Enough has been said and written about the effect of the pandemic in hyper-accelerating the shift to digital – for enterprises and consumers alike. This is one widely accepted fact we can note and move on from.
However, another rising wave has been afoot for a few years now – something that Bain Capital Ventures (BCV) thinks is far greater than the Internet, Cloud and Mobile combined (yes, you read that right) – with a projected market value of $3.6 trillion by 2030. BCV heralds this wave as the Fourth Platform: financial services in an embedded (or integrated) form within technology-driven businesses.
Andreesen-Horowitz (a16z) and CB Insights talk about this being the banking industry’s “AWS moment”, with new banking-as-a-service (BaaS) players offering all (or parts of) the banking stack as-a-service for a new crop of fintechs and tech-driven brands. a16z further predicts that every company will become a fintech company – embedding finance across digital and traditional brands – by leveraging offerings from BaaS providers.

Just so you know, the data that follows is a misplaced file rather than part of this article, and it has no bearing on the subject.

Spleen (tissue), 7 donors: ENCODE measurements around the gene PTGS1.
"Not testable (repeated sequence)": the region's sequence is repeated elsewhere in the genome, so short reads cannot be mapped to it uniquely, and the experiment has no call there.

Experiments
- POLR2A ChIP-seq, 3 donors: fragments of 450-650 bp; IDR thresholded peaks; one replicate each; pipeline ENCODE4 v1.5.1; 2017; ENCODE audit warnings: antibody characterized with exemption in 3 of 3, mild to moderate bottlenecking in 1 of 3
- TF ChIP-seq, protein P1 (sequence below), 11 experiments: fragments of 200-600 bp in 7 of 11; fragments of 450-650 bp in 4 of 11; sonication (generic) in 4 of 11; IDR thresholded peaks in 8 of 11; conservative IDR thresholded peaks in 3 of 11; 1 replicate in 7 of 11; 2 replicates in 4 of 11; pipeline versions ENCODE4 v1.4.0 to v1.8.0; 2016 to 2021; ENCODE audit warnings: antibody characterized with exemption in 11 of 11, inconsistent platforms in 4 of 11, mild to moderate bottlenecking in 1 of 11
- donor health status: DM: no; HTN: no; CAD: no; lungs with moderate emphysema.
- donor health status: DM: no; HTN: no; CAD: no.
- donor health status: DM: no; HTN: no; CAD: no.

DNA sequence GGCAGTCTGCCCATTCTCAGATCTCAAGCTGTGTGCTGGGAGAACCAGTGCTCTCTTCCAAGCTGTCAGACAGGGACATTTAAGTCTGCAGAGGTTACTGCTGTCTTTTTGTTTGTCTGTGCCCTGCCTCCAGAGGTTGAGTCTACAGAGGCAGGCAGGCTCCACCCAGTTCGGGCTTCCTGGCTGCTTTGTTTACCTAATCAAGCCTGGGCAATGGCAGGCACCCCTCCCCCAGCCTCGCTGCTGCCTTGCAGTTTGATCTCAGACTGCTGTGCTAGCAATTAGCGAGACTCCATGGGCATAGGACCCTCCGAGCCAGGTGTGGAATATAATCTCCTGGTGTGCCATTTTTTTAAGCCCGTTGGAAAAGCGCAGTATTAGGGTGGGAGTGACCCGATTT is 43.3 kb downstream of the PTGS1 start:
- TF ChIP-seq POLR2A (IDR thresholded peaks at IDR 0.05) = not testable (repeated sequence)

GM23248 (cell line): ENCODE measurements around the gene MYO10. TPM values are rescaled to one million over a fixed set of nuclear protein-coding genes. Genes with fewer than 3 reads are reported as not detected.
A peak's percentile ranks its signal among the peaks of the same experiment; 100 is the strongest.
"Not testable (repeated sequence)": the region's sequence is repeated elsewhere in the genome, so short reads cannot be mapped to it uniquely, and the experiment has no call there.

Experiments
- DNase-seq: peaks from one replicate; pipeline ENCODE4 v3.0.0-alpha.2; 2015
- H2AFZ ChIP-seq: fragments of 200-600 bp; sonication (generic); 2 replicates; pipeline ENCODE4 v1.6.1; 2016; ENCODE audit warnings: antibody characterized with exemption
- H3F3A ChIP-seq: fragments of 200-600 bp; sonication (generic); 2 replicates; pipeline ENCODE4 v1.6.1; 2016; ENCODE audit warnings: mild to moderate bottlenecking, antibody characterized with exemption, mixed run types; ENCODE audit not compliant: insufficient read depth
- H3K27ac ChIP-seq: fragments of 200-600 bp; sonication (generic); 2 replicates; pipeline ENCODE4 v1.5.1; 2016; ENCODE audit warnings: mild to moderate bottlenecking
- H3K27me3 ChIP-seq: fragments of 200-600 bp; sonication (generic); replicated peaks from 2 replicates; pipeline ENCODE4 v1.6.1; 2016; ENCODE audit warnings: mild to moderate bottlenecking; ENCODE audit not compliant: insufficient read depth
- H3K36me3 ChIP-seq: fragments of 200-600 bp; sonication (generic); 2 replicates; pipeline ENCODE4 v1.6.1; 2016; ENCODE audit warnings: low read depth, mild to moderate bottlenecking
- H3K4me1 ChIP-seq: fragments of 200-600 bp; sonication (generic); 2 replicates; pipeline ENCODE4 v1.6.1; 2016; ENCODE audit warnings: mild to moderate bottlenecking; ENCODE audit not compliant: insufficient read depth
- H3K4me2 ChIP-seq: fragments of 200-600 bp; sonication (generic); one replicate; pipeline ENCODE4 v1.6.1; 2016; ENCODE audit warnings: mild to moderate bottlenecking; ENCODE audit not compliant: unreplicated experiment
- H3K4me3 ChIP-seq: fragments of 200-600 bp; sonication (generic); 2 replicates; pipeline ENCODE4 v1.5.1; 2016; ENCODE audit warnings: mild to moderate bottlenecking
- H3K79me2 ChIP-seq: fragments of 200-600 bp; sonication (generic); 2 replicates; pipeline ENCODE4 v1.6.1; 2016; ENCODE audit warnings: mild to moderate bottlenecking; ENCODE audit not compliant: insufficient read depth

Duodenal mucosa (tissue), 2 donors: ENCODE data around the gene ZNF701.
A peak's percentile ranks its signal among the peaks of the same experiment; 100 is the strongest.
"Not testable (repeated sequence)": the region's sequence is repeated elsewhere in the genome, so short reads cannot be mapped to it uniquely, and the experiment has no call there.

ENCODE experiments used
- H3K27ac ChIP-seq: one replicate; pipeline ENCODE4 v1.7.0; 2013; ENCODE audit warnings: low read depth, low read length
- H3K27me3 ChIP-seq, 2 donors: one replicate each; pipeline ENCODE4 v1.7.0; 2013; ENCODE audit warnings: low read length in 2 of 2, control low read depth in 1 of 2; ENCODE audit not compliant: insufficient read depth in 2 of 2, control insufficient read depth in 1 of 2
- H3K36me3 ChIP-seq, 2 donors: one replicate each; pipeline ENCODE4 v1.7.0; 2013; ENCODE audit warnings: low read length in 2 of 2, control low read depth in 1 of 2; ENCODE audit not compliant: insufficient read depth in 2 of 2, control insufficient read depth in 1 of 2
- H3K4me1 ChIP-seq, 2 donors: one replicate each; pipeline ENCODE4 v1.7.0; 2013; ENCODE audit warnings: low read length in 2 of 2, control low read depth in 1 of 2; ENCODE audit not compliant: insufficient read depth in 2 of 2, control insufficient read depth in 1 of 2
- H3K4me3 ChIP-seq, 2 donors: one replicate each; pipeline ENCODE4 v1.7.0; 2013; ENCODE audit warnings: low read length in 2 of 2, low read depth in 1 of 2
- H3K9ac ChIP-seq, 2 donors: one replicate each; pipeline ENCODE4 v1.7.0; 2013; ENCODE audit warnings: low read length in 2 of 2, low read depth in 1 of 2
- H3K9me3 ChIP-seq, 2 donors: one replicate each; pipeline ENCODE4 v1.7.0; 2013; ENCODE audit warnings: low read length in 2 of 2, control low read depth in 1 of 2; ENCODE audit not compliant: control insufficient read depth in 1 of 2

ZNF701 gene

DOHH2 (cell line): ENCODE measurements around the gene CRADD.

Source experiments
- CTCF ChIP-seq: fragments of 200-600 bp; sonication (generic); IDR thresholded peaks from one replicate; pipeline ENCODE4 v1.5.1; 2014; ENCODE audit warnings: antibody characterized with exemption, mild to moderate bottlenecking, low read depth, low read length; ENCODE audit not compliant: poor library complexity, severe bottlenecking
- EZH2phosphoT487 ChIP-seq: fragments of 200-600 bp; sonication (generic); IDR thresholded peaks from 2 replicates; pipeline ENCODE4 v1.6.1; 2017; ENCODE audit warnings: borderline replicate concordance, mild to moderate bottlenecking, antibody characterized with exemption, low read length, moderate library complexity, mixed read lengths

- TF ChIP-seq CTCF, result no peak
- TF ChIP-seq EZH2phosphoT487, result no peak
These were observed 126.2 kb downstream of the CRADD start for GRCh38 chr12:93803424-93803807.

Embedded finance and BaaS are two sides of the same coin. Brands and fintechs offer embedded financial services to consumers and businesses while BaaS providers are the suppliers and enablers for those brands and fintechs.
Two trends collide to form one massive opportunity
With the pandemic driving a tectonic shift to online, virtual and instant gratification, embedded finance allows brands and disruptive new financial products to gain and delight customers, increase share-of-wallet and create stickiness. From a customer standpoint, the financial experience is in the moment, contextual and seamless within the brand experience – to the extent that the finance is almost invisible.
As examples, think of Apple – which now offers a credit card backed by Goldman Sachs – or Shopify – going above and beyond by offering embedded payments, balance accounts and loans to aspiring e-commerce businesses. With the likes of Amazon, Google, Doordash, Chime and Affirm, the list of embedded finance and BaaS-powered use cases and players is growing rapidly.